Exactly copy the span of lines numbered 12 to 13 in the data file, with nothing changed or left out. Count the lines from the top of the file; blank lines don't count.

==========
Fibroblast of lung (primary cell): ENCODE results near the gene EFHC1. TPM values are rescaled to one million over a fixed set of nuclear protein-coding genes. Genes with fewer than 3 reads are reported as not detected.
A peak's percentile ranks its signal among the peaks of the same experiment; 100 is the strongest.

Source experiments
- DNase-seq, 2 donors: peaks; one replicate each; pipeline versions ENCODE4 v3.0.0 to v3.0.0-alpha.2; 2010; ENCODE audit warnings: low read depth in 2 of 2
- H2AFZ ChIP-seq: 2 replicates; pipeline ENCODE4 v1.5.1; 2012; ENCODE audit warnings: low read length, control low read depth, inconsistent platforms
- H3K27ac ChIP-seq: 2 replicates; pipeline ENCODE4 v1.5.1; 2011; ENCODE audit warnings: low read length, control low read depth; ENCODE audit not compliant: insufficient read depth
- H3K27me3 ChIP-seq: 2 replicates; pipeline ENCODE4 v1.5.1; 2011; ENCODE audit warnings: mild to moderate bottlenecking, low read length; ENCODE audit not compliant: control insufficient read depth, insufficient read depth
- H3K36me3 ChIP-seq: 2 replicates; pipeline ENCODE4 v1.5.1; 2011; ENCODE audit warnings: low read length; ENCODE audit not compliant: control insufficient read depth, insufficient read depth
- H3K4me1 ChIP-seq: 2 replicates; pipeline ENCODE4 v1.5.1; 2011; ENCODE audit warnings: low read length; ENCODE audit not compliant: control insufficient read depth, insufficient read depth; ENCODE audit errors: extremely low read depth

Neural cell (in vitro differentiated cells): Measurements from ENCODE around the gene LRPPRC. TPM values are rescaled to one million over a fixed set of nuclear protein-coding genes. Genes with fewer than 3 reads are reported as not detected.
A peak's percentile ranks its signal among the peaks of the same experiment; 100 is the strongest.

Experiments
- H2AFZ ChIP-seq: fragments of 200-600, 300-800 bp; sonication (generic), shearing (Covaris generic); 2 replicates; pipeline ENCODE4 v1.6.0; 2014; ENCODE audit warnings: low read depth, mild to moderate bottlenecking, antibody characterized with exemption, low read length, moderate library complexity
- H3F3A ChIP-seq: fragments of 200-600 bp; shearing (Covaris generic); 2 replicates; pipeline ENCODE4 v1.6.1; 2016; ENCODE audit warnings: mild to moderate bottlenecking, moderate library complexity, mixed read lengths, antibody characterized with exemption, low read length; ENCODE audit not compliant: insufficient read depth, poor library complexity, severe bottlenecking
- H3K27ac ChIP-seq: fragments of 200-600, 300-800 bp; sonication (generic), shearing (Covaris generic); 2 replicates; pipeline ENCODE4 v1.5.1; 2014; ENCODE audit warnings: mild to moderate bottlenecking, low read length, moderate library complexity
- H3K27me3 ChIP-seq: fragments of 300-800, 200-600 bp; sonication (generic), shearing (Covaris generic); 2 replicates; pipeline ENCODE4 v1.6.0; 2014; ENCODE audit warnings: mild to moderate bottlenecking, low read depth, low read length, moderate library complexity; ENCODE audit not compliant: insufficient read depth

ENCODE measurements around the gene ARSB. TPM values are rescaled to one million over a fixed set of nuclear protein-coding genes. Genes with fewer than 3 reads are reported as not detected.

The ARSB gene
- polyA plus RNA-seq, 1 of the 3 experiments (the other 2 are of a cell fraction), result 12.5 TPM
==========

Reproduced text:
Experiments
- H2AFZ ChIP-seq: fragments of 200-600, 300-800 bp; sonication (generic), shearing (Covaris generic); 2 replicates; pipeline ENCODE4 v1.6.0; 2014; ENCODE audit warnings: low read depth, mild to moderate bottlenecking, antibody characterized with exemption, low read length, moderate library complexity